Making Cyanotype Prints 

Making Cyanotype Prints 

A few days before the new year Lens Culture featured the work of an artist, Lindsey  Beal who using her smartphone made use of a early 19th century technique known as the Cyanotype process.  

Lindsey Beal's work can be see at the following link:

 How to  make your own Cyanotype Prints ?   

  Article is from Freestyle Supplies web site 12/30/2014 

"Cyanotype is a contact print process and you will need a negative the same size as the size of the print you want. A cyanotype with a blue image on a white background is obtained using a negative transparency. In order to obtain a pale white image on a blue background, a positive transparency must be used.

Cyanotypes are created with a simple solution of ferric ammonium citrate and potassium ferricyanide. If you don't want to find your own chemicals, Freestyle carries an excellent all-in-one kit for you.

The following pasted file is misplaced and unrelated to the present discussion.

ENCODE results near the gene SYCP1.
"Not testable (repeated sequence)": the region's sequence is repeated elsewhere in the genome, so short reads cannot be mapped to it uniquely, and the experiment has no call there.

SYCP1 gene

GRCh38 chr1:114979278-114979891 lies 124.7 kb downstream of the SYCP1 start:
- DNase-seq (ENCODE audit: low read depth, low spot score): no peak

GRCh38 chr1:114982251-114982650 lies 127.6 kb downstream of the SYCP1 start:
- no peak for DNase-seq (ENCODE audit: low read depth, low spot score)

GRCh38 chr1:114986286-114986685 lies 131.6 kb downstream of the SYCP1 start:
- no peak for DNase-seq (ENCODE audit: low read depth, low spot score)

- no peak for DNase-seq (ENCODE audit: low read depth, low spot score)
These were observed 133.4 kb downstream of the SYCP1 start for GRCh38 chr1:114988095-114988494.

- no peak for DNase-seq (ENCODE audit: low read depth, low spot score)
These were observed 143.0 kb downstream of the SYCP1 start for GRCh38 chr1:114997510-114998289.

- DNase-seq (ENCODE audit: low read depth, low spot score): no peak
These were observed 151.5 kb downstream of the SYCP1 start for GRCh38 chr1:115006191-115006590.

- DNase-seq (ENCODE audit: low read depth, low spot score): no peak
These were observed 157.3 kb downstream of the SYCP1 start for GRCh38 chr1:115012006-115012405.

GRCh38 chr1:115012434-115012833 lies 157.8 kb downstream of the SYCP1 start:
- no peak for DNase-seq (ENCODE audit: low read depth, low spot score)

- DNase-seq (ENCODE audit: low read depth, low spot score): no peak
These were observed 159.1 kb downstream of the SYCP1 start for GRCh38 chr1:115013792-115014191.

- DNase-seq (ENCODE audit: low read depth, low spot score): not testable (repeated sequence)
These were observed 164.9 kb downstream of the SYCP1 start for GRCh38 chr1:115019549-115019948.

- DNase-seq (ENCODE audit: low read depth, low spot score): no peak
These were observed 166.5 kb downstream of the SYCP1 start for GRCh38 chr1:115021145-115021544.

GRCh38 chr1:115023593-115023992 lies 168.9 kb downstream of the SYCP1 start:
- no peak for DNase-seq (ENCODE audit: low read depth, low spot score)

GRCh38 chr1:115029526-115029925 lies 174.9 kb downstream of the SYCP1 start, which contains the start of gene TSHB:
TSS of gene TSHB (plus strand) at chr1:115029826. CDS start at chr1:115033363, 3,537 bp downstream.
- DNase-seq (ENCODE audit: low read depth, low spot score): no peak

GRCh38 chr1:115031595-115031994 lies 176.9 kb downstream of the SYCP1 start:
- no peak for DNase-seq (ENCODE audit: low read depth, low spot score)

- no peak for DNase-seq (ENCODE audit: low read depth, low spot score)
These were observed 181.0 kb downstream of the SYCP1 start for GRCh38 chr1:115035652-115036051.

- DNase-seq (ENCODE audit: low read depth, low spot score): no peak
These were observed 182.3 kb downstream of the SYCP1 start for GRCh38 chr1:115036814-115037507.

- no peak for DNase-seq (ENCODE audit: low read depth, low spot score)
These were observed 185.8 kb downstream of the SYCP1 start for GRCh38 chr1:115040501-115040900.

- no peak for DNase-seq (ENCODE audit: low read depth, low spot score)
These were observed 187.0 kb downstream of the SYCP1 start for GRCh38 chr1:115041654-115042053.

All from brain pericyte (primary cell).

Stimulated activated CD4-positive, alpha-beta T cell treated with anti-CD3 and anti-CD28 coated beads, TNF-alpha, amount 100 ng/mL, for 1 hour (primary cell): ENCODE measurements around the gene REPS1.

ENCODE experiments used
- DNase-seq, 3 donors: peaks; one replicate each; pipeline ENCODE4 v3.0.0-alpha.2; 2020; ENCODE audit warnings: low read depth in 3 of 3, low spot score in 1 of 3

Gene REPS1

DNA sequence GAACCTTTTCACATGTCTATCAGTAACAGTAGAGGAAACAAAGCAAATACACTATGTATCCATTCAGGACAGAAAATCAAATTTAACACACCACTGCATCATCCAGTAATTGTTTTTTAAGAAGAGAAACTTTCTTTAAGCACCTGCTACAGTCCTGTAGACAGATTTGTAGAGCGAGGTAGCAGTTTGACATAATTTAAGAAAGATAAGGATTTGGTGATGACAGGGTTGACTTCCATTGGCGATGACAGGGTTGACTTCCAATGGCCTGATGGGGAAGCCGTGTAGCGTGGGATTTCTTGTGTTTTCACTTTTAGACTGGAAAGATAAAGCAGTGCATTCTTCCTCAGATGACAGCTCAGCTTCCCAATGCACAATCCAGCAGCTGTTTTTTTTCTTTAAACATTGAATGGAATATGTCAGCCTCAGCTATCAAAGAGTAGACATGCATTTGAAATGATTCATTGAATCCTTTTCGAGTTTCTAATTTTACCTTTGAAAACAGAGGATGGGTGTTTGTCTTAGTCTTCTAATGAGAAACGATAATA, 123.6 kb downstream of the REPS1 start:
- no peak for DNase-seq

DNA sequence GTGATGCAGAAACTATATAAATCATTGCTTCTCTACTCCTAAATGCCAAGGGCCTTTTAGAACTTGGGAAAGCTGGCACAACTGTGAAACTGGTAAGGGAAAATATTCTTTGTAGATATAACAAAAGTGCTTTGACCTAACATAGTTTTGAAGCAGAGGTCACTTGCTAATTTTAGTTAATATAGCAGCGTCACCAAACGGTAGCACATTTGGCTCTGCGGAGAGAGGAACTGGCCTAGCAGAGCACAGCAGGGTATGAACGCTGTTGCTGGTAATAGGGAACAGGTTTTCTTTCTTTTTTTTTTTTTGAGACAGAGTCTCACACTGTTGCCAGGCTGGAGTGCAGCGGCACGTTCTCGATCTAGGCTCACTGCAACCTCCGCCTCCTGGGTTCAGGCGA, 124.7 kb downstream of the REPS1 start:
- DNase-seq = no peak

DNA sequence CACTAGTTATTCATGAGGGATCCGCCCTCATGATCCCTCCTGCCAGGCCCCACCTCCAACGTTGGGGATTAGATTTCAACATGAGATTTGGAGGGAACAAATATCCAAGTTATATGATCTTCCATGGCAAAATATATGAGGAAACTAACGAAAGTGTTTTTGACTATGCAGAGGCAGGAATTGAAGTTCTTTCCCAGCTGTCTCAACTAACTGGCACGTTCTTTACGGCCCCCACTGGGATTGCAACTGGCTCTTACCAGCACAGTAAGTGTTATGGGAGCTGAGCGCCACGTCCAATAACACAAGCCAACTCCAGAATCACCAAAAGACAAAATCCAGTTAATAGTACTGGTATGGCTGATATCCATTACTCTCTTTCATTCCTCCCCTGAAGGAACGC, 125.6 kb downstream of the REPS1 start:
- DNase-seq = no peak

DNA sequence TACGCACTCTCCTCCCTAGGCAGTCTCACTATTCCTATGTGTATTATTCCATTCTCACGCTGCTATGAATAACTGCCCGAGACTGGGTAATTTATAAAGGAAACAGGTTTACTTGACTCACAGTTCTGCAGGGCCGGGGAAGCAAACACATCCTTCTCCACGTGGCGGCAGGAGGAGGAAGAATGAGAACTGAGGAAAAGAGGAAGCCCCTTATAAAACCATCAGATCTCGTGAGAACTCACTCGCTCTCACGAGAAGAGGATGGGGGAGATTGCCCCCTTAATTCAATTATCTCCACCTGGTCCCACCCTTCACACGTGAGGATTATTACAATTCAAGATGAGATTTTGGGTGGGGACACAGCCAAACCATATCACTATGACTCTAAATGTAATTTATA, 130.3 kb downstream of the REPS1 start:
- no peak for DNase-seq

The cyanotype emulsion is sensitive to ultraviolet light. Therefore either sunlight or another UV light source must be used for exposure. For consistent results, a UV light box is recommended. Freestyle offers an excellent, hand made version that is perfect for this application. Another option is to use a General Electric 275-300 watt sunlamp, but the light gets extremely hot, so keep your material at least 12-18 inches away from the bulb. It may be tempting to use a piece of glass to keep your negative down, but bear in mind that glass does not transmit UV light well.

Besides all the chemicals and a UV light source, Freestyle Advisory Board Member Jill Enfield recommends the following:

Apron, gloves, cheesecloth, hair dryer, clothesline, mask, clothespins, mixing rod, contact print frame, newspaper, cups and bows, pencils, distilled water, plastic spoons, drafting tape, plexiglas, drying screen/blotter book, scale, fan, tongs, glass and wax paper."

If you want to read further about this process go to :